Thursday, May 15, 2008

District 30's resolution on Charter Schools

WHEREAS, the Department of Education (DOE) continues to site new Charter Schools in existing school buildings throughout New York City, where they take valuable classroom and administrative space from our traditional public schools; and

WHEREAS, the state’s highest court concluded that class sizes in New York City public schools are too large to provide our children with an adequate education; and

WHEREAS, District 30 is the second most overcrowded school district within New York City, with some of the largest class sizes; and

WHEREAS, residential development is proceeding rapidly especially in the Astoria/Long Island City areas, which have not been factored into the projected student enrollment; and

WHEREAS, the Department of Education has just announced plans to hopefully move yet another Charter School into District 30; and

WHEREAS, there was no consultation with Community Education Council District 30, Presidents' Council, parents within the community and the community at large, prior to Tweed’s staff coercing a Public Hearing and Presentation, stating that if the Council does not hold it, they will direct the Superintendent to hold a Special Public Hearing and Presentation; and

THEREFORE BE IT RESOLVED, that the Department of Education should immediately withdraw its unilateral and indefensible offer to provide valuable city tax-funded space in public school buildings to Charter Schools and that maximum space be reserved to alleviate overcrowding in nearby schools.

--passed May 13, 2008


Socrates said...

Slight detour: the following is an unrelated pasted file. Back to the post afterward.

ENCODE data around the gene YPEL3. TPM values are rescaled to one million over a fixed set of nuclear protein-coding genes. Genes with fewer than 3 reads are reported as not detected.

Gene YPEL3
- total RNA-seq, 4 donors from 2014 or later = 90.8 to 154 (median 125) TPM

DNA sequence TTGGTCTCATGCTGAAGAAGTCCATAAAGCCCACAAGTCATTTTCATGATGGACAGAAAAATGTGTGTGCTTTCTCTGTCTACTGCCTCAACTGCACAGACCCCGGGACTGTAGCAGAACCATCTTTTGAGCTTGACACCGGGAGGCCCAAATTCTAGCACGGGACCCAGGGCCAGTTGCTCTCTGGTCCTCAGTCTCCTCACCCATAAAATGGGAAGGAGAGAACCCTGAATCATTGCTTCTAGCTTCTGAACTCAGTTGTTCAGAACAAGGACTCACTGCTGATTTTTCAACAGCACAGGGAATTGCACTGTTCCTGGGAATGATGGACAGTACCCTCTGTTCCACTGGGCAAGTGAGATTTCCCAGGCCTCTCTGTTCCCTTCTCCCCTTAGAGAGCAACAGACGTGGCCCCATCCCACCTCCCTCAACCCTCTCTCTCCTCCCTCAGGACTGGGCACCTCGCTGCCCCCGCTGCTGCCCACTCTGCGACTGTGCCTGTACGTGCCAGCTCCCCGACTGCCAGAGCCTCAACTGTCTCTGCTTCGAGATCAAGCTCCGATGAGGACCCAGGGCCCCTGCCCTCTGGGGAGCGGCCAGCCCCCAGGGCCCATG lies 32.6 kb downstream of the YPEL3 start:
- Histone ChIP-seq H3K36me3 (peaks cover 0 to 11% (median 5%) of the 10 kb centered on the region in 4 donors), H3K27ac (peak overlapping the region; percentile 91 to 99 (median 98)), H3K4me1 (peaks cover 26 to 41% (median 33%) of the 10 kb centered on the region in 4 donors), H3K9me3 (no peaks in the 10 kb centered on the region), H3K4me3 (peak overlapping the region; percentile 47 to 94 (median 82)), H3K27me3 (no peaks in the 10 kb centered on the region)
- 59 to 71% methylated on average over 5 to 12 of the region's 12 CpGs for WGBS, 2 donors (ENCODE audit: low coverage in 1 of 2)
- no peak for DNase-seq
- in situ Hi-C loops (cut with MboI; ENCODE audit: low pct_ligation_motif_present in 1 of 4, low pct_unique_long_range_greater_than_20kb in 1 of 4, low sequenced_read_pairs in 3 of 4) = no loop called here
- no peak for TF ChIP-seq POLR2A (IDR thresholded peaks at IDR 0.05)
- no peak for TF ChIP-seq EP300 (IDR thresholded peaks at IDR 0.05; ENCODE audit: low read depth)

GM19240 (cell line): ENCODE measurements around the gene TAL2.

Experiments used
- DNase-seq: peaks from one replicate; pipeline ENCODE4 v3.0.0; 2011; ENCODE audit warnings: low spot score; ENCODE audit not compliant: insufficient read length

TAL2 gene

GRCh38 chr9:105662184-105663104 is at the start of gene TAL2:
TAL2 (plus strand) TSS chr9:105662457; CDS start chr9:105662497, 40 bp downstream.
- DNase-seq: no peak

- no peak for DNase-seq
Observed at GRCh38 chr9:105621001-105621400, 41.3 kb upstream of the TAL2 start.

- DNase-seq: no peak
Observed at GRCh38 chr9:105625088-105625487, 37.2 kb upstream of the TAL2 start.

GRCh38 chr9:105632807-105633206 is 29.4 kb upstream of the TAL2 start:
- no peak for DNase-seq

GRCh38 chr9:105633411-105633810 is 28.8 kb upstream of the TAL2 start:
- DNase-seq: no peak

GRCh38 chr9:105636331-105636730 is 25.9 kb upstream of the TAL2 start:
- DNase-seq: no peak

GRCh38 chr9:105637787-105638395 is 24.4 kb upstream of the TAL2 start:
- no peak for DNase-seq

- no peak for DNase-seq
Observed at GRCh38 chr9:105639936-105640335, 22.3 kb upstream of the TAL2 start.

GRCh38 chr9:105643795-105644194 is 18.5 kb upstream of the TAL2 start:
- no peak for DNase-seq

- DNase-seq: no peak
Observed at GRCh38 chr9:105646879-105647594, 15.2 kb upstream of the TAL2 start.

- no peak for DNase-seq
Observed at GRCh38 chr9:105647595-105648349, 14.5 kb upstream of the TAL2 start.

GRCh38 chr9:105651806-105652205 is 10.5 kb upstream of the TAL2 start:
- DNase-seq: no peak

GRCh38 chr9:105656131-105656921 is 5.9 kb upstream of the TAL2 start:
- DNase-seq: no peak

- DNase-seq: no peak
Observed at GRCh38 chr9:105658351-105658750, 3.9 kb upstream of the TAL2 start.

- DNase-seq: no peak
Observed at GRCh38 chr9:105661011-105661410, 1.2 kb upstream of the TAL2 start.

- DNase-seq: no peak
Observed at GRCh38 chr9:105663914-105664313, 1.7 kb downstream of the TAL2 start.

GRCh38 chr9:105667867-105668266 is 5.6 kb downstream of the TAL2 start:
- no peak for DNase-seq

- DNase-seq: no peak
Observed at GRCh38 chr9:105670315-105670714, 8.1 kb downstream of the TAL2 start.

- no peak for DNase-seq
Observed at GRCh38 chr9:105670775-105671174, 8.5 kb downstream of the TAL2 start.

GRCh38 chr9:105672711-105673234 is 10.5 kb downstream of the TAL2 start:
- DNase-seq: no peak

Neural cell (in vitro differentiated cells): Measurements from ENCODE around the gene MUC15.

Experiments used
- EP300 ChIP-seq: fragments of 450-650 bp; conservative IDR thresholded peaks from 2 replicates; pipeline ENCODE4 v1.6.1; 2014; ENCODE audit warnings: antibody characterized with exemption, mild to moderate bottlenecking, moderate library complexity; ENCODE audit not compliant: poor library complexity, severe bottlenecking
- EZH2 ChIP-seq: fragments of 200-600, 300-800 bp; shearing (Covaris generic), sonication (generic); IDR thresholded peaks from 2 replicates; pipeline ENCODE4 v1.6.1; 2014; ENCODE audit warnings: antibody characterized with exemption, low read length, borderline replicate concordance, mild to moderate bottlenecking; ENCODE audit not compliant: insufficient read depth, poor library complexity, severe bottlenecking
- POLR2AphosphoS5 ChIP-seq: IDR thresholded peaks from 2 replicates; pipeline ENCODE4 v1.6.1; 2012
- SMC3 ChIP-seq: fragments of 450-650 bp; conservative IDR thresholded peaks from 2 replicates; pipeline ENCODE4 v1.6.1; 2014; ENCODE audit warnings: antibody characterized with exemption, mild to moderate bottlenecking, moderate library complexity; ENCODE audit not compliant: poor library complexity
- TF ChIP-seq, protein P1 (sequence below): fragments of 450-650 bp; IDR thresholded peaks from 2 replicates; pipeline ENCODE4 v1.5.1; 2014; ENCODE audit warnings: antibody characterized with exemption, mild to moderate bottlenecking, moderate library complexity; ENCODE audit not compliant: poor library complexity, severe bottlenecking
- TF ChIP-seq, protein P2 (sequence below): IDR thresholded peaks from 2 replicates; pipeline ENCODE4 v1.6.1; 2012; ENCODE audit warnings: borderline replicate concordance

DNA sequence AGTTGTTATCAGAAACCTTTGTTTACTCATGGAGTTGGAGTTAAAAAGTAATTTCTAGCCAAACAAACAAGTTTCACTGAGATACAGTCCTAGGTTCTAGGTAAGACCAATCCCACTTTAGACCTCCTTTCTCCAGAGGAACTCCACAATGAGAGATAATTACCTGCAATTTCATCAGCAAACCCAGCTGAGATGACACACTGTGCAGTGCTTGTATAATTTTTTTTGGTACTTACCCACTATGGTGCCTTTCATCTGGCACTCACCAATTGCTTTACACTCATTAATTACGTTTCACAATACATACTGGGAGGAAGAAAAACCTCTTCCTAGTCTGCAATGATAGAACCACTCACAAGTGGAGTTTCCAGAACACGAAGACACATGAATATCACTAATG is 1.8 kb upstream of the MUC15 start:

Why would you not want to replace a struggling public school with a charter school that is likely to be more successful?

Geoff said...

I have not seen anything that says that replacing a struggling public school with a charter/some other form of school will make it more successful. Actually, if a charter school did do better, its likely that its because all of the students who were low performing or had behavioral problems were kicked out of the charter school and dumped at another school.

Why start over when changes like smaller class sizes, more time for teacher collaboration/planning and better programming for students would fix them? Its like youre completing destroying something when all you have to do is slowly make changes here and there to fix it.

Socrates said...

You're making up reasons/excuses why charters are more successful? There are plenty of charters that do very well without expelling any students at all. Charters are public schools - why should the traditional, failing schools get squatter's rights?

Smaller class size does not, in fact, work. It has a counterproductive effect, as has been proven in a number of studies.

Geoff said...

I've gotten several transfer students added to my class during the middle of the year from a charter school up the street from my school. And guess what, their skills are way below grade level. Do they cause behavioral problems? Not more than the other students that I teach.

I agree that there are good charter schools out there, but think about the students that they don't want, where do they go? Or how about the displaced students who get moved around when a school is shutdown.

Socrates said...

Agreed, but when a charter school is bad, it can get shut down. Though that displaces students, it's better than letting a bad charter continue. As a means of serving the public, the charter model is better than the district model for that reason, among others. (the biggest reason is that charters are not unionized in most cases)

Anonymous said...
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Anonymous said...

My son has attended a charter school for the last 4 years. He started in kindergarten and knew how to read at a second grade reading level. His state wide test scores have been in the 90% and he is always getting a very good report card. In charter schools, hands on learning is a major part of the curriculum. As far as behavior goes, all the children seem to behave better than those in public schools. Also, the classes are limited to 25 kids and the children have 2 teacher's until 3rd grade. I have seen nothing but positive results from this charter school. The parent's create a strong union and the teacher's are caring and dedicated. DON'T SLAM A CHARTER SCHOOL TILL YOU HAVE HAD EXPERIENCE WITH ONE!